Sixty caves and rock shelters were surveyed in the 1960s by Kevin V Flannery. He excavated four sites: Guilá Naquitz and Cueva Blanca caves, the Martinez rock shelter, and also the open site of Gheo Shih (outside the nominated area). This work was seen to have produced evidence of the shift from nomadic to semi-sedentary lifestyles. Only three sites out of all the 147 caves and sites have provided botanical evidence. These are, Guilá Naquitz, Cueva Blanca and Gheo Shih. Some of the finds from Flannery's excavation are deposited in the Museum of the Cultures of Oaxaca, in Oaxaca City. Others were subjected to destructive testing and no longer exist.
In 1996 further exploration produced an inventory of plants on the property and in 2001 surveys identified caves not recorded in the 1960s.
Work was undertaken by the University of Michigan between 1970-80 on the cultural ecology of the Valley. The caves and rock shelters were further studied in 1995 by Victoria Arriola. From 1996 intensive research has continued, in particular, through the efforts of the National Institute of Anthropology and History. Finds from the Naquitz cave have been also been re-assessed by the Smithsonian Institution through accelerator mass spectrometry (AMS) radiocarbon dating, along with finds of early domesticated plant assemblages that were recovered in the 1950s and 1960s from four other caves in Mexico: Tamaulipas (Romero's and Valenzuela's Caves), and Tehuacán (Coxcatlan and San Marcos Caves).
In Oaxaca, evidence for the beginnings of plant domestication and settled agriculture during the period between 8,900 and 2,000 BC has been divided into four phases: Naquitz, Jicaras, Blanca and Martinez, after three of the four sites that provided evidence. In the Naquitz phase (8,900-6,700 BC) within the Paleo- Indian period, evidence from Guilá Naquitz cave has been found for domestication of local plants including gourds, squash, beans and corn.
The Jicaras phase (5,000-4,000 BC) is related to evidence from Gheo Shih site, an open encampment, which seems to have seen seasonal and temporary use.
The Blanca phases (3,300-2,800 BC) relates to finds of projectiles from the Cueva Blanca cave linked to more permanent settlements.
The gradual shift from social groups based primarily on hunting to ones that were primarily based on settled agriculture took place in multiple areas at the same time across the Mesoamerican region.
The nominated property at the time it was excavated produced some of the earliest examples of domesticated plants. Although the evidence is acknowledged as being fragmentary, it is seen to outline this complex process.
In the 40 years since some of the caves on the property were investigated, further research at the Rio Balsas lowlands in south-west Mexico has revealed extensive evidence for the sequence from hunter-gathers gathering a variety of teosinte, the wild ancestor of maize, (7,000 BC), to its domestication and dispersal into the highlands of Oaxaca and other areas. One material difference between the two areas is that the evidence in Rio Balsas for the domestication of corn was based on seed evidence, whereas what was found in Oaxaca was a corn cob. However the seed evidence is much earlier than the corn cob.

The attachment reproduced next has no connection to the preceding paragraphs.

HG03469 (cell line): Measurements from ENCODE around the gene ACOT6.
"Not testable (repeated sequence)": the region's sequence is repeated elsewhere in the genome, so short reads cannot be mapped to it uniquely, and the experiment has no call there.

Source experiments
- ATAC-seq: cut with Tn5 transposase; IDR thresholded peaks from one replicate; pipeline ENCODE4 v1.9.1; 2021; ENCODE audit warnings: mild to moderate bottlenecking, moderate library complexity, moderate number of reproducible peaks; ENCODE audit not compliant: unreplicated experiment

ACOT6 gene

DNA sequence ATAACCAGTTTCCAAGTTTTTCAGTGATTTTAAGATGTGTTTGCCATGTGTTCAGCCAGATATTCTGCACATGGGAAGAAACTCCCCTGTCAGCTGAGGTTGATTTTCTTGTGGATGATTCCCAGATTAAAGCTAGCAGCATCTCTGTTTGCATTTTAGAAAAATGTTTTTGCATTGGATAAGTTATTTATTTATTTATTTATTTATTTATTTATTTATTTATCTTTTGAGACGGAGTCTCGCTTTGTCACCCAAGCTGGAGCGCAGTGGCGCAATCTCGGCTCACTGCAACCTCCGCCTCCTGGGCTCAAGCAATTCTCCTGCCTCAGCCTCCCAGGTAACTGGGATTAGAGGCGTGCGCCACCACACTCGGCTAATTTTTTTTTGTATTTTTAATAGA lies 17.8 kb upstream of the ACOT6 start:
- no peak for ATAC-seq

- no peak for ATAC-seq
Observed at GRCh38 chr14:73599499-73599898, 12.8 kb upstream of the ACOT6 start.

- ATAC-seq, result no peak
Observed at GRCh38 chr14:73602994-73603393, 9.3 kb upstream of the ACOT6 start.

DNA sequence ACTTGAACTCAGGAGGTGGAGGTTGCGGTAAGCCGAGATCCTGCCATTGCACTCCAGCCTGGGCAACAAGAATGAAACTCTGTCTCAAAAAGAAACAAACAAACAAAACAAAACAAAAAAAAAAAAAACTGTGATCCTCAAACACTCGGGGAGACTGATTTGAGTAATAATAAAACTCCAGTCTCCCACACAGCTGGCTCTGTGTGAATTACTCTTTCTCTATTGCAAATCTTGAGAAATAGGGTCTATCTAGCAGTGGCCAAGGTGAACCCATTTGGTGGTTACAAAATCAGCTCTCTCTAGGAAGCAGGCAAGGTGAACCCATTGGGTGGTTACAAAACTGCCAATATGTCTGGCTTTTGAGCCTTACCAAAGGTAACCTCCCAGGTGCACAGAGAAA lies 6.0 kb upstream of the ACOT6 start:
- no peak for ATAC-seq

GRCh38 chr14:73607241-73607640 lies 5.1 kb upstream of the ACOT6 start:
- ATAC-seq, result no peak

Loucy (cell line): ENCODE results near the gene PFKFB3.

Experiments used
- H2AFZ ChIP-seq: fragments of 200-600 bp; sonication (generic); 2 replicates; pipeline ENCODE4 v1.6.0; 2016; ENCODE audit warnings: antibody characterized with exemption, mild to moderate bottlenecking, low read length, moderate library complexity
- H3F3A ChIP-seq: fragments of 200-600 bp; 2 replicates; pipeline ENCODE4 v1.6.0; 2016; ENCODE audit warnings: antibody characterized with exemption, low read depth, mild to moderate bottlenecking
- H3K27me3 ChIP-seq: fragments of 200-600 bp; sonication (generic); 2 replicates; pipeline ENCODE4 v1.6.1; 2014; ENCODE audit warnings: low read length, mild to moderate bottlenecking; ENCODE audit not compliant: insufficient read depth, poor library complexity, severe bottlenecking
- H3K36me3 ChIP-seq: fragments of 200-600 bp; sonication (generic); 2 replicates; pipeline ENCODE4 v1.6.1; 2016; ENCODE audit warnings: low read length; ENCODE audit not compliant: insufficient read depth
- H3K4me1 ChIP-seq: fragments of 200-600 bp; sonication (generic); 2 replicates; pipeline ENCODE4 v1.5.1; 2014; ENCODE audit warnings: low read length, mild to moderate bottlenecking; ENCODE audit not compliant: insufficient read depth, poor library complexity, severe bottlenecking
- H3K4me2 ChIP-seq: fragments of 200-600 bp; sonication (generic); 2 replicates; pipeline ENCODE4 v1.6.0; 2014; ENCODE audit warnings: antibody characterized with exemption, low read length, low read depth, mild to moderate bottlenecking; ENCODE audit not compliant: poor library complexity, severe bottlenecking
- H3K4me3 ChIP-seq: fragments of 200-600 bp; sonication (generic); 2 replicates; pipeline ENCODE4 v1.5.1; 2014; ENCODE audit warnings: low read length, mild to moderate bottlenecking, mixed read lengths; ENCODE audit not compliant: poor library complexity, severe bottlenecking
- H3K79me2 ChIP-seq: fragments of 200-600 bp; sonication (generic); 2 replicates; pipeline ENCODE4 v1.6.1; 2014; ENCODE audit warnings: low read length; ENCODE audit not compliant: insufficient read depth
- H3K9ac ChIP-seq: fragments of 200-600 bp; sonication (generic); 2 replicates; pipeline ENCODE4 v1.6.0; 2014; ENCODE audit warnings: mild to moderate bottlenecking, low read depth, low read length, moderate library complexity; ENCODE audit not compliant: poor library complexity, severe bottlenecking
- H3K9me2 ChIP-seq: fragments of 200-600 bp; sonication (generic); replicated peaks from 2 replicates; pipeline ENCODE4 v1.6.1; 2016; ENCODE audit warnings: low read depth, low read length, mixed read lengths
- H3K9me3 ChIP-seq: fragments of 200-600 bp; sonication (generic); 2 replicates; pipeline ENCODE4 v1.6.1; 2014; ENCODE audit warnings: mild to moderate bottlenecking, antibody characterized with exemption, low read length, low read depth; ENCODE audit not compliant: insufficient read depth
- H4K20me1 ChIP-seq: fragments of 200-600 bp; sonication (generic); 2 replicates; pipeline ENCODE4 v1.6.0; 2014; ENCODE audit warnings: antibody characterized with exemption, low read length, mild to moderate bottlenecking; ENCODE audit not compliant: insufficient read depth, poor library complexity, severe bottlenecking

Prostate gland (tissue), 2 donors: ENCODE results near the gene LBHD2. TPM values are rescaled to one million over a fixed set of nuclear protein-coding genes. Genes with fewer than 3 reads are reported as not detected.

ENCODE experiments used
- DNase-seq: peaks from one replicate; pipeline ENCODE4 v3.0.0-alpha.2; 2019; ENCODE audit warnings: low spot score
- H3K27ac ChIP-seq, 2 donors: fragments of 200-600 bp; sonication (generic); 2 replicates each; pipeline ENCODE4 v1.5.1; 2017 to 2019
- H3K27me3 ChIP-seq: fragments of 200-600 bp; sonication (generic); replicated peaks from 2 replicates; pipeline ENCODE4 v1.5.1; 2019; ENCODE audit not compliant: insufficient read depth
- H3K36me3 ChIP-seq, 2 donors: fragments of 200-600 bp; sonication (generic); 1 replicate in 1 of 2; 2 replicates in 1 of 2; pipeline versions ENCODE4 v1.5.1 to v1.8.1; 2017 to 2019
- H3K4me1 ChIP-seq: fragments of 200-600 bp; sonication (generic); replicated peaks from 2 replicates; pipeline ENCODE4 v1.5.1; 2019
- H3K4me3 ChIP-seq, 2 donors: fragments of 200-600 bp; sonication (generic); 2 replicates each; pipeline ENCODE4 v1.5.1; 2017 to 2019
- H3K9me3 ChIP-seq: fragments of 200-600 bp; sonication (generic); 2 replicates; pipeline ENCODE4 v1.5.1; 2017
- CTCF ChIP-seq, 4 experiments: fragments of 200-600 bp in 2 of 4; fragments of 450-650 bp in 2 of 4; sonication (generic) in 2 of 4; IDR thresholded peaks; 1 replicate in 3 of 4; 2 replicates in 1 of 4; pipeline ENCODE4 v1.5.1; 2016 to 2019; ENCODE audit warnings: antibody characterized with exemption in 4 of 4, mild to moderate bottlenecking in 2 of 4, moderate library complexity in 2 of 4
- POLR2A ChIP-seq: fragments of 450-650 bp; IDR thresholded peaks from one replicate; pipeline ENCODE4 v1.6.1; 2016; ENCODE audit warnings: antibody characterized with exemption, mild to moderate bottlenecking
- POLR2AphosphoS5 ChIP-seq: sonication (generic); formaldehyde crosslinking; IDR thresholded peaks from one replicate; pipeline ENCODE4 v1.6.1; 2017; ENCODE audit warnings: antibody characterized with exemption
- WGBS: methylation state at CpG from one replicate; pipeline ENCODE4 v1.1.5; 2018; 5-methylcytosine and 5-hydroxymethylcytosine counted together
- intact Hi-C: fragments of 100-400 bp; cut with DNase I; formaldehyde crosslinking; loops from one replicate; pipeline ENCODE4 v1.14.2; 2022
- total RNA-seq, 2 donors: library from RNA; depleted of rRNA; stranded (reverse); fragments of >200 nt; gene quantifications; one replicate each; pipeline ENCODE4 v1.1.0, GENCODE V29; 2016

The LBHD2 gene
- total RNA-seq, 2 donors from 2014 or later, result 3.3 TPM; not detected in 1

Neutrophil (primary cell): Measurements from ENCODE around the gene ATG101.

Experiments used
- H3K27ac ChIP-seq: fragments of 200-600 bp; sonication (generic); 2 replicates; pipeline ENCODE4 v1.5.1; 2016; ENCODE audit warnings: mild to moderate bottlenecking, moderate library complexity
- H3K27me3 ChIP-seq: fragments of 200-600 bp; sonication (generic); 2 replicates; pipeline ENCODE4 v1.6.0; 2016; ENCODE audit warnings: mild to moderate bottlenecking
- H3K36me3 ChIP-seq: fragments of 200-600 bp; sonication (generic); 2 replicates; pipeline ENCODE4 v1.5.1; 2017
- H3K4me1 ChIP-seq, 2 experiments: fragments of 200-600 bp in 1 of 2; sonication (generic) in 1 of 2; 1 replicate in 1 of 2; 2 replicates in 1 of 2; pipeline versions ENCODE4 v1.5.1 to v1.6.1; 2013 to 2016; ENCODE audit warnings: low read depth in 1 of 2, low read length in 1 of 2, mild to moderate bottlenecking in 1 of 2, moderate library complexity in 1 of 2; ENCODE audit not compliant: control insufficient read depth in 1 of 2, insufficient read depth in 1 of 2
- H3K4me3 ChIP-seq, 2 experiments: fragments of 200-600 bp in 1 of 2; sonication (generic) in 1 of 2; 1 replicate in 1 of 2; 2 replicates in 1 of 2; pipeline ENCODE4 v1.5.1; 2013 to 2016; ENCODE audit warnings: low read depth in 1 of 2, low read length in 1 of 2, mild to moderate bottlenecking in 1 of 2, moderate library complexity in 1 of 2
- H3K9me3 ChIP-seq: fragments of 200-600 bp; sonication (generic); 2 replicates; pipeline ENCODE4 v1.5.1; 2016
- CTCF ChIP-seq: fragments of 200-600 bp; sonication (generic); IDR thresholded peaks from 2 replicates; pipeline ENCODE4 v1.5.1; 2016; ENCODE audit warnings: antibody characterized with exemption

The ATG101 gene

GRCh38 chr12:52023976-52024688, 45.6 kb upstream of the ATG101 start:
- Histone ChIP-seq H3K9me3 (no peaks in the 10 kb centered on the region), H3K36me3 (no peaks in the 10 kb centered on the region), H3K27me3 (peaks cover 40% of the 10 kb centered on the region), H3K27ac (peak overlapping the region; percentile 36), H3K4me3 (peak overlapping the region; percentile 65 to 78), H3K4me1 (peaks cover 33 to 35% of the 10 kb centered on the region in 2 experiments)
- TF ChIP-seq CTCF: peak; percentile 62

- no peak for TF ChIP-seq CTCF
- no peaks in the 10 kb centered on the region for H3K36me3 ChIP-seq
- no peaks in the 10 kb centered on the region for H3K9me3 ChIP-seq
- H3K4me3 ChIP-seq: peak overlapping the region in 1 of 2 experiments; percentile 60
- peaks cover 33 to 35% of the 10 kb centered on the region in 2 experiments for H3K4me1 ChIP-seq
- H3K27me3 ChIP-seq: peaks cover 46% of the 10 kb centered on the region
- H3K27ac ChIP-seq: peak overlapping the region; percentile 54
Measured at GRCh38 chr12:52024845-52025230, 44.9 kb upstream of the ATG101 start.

The site of Yagul reflects one of a series of small citystates that emerged following the decline of the urban State of Monte Alban (remains inscribed on the World Heritage list in 1987) with its smaller satellite societies across the Valley, such as at the settlement at Caballito Blanco, a network of sites spaced at approximately 5km intervals.
The Yagul site was explored from 1954-61.
With the 16th century Spanish conquest in Oaxaca, land use moved away from the indigenous systems. The village governors were able to retain their lands and did not resist the invasion. Hernán Cortés, who was named the first marquis of the Valley, protected it from the huge changes endured in the Mexico Valley. Few Spaniards were at that stage interested in land acquisition however, by 17th century, large haciendas and labors (small farms with employed labour) had appeared, providing local markets with animal products and grains. Close to Yagul stand the remains of the Soriano hacienda including a decorated chapel.
In the early 20th century, major land and agrarian reforms occurred in Mexico. The community of the Union Zapata in the Valley is an example. It emerged in the 1930s as an ejido, with the former ranch, after considerable struggle, divided among 20 families of landless peons. There was not enough land for the community, it was minimally productive and issues arose over the common land 'the Fortress' with the Mitla community. Resentments continue between the landowners. Source: Advisory Body Evaluation